The white stuff on your salmon actually isn’t fat—this is what it really is

March 29, 2018 2:43 pm Last Updated: April 9, 2018 9:12 am

If you’re trying to eat better, you’ve probably discovered the magic of salmon. This fish is a delicious but lean source of protein, making it an ideal choice for a satisfying but guilt-free dinner.

(Justin Sullivan/Getty Images)

However, many health-conscious cooks might be put off the first time they prepare a salmon, due to a surprising and unappetizing byproduct:

That “white stuff” that appears during the cooking process.

As salmon heats up, some foamy white gunk seems to suddenly appear on the fillet. It leaves many cooks confused and concerned about whether or not it’s safe to eat. People tend to assume it’s fat, like in cooked bacon, and it puts them off their once healthy-seeming dinner.

(Flickr/stu_spivack)

But don’t toss that fish back in the sea just yet—that white stuff is actually harmless.

The “fat” is actually a protein called albumin.

The albumin is a natural part of the fish that is completely safe to eat, just sort of weird-looking.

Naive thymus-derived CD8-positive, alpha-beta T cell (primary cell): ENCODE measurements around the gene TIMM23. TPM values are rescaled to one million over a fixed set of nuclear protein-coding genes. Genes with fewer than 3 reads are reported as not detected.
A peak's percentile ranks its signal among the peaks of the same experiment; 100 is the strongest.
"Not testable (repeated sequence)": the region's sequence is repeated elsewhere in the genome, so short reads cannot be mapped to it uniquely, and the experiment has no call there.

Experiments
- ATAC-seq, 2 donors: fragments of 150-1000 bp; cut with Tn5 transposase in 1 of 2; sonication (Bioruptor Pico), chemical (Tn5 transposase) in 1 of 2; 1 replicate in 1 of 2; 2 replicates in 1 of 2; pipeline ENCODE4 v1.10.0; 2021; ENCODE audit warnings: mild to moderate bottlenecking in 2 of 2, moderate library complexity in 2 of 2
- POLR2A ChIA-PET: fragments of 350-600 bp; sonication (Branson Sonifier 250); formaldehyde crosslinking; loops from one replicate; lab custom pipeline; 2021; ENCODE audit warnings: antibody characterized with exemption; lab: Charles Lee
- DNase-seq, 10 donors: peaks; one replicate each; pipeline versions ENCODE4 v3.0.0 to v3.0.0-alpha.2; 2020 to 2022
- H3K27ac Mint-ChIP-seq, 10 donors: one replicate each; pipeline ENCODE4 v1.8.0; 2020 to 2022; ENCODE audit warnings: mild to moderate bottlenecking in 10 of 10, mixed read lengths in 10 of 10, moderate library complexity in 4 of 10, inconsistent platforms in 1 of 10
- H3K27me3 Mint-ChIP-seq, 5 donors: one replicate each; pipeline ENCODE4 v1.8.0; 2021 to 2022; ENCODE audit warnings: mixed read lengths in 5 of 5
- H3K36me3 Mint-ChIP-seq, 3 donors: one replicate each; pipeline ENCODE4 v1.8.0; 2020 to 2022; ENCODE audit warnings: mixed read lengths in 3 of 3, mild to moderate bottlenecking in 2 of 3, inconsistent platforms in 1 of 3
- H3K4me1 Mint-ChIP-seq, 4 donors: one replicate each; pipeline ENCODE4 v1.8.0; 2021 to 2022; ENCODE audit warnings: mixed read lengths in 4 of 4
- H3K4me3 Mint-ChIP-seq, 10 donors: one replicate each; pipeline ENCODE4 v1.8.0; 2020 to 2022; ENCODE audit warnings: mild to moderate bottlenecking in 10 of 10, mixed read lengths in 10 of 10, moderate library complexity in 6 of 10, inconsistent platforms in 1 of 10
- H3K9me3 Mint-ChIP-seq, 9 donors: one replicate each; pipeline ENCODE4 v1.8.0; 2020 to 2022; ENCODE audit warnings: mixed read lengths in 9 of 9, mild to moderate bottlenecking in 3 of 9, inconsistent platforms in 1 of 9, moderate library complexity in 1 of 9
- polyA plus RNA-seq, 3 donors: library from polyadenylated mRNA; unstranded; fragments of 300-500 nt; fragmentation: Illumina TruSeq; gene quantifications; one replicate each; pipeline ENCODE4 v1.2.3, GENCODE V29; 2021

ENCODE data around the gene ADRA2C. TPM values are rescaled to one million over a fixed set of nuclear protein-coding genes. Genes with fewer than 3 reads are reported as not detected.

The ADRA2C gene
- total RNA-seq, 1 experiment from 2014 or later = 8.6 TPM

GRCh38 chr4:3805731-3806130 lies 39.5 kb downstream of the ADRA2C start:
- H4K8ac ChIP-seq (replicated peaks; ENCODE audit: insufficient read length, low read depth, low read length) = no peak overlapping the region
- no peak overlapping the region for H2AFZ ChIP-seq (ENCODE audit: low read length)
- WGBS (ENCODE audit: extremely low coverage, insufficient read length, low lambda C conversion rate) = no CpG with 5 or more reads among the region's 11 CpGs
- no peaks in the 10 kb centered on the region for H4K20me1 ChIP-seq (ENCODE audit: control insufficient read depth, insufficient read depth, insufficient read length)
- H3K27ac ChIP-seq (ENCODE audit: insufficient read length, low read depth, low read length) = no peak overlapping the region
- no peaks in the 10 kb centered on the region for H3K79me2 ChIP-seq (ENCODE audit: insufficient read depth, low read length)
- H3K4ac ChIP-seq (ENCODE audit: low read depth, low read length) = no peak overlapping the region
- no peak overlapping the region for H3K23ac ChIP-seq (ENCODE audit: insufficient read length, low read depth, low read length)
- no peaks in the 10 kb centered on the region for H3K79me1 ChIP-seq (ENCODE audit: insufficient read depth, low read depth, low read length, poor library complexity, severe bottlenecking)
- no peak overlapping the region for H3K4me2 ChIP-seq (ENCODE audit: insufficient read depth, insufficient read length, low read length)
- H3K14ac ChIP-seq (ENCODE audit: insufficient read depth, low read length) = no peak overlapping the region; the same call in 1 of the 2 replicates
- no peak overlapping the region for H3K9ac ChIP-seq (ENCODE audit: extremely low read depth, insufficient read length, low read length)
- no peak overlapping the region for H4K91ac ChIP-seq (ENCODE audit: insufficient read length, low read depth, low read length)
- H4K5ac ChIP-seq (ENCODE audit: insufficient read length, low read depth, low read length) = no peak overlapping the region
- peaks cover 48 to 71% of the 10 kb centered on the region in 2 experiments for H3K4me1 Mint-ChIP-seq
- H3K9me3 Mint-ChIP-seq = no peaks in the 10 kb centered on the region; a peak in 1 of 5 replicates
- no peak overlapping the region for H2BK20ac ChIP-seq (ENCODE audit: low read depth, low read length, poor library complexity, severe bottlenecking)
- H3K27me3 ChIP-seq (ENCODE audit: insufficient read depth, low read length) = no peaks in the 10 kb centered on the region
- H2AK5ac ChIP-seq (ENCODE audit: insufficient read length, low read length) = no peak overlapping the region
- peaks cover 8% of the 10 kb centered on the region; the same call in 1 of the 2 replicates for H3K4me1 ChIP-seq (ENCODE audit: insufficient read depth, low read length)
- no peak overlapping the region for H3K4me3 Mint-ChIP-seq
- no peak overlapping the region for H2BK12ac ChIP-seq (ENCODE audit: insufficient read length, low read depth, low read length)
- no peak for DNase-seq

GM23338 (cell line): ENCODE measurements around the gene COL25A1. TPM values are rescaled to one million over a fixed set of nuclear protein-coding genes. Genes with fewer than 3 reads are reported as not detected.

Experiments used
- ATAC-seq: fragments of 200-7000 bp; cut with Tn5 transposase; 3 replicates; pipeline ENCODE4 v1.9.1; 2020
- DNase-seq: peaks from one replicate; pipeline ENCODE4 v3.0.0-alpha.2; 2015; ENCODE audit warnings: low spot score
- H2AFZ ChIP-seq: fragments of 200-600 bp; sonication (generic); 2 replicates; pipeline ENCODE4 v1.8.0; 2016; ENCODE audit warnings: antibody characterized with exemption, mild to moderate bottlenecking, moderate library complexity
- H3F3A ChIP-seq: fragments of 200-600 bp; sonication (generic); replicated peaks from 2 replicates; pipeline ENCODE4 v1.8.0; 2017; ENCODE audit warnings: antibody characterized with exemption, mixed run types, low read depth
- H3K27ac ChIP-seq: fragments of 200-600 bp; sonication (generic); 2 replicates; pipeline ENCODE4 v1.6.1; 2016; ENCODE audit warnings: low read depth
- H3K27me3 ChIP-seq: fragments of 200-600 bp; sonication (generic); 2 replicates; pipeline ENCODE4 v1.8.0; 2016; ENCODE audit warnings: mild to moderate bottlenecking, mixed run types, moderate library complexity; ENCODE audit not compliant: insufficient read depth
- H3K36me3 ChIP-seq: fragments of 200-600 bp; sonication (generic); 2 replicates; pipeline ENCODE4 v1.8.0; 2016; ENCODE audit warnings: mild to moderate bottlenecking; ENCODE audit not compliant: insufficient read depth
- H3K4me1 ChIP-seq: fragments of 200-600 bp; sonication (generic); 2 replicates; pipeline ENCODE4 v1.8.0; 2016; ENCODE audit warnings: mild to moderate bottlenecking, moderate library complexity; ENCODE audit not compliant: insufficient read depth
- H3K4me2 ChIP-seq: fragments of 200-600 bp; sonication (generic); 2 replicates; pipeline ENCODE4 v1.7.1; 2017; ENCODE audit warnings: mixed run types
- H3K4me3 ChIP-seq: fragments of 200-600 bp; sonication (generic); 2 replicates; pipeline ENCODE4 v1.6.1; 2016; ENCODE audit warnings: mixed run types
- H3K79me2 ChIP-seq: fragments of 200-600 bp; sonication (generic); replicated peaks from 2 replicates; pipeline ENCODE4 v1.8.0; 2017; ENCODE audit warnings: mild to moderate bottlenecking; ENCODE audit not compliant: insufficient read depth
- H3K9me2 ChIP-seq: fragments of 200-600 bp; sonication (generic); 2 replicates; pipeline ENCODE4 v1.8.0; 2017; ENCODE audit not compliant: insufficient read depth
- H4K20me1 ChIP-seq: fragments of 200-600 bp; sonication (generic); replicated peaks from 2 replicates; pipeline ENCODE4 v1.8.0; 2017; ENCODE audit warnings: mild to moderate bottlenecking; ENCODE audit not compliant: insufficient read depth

“When the muscle fibers in the fish are heated, they contract, pushing the moisture-filled albumin to the surface of the flesh,” explains America’s Test Kitchen. “Once this protein reaches temperatures between 140 and 150 degrees, its moisture is squeezed out, and it congeals and turns white.”

Any cooked piece of salmon is going to have some white stuff on it, now matter how it’s prepared or how long it’s heated.

But an excess of albumin might indicate that your salmon might be overcooked and losing moisture.

(Flickr/stu_spivack)

While the albumin doesn’t have an impact on salmon’s taste or nutritional value, some people still want to get that perfect Instagram-worthy salmon.

There are methods of reducing the appearance of albumin.

America’s Test Kitchen found that brining the fish before cooking helped reduce the white stuff, while the Martha Stewart website suggests a low-heat approach:

“You can reduce the likelihood of its appearance by cooking the fish at a low temperature and removing it from the heat when the center is only partially opaque,” the site reads. “The residual heat will continue cooking the fish.”

But if appearances don’t concern you, you’re good to go with your cooking method of choice. There’s nothing gross or harmful about albumin, so you can enjoy your heart healthy dinner.

(Jeff J Mitchell/Getty Images)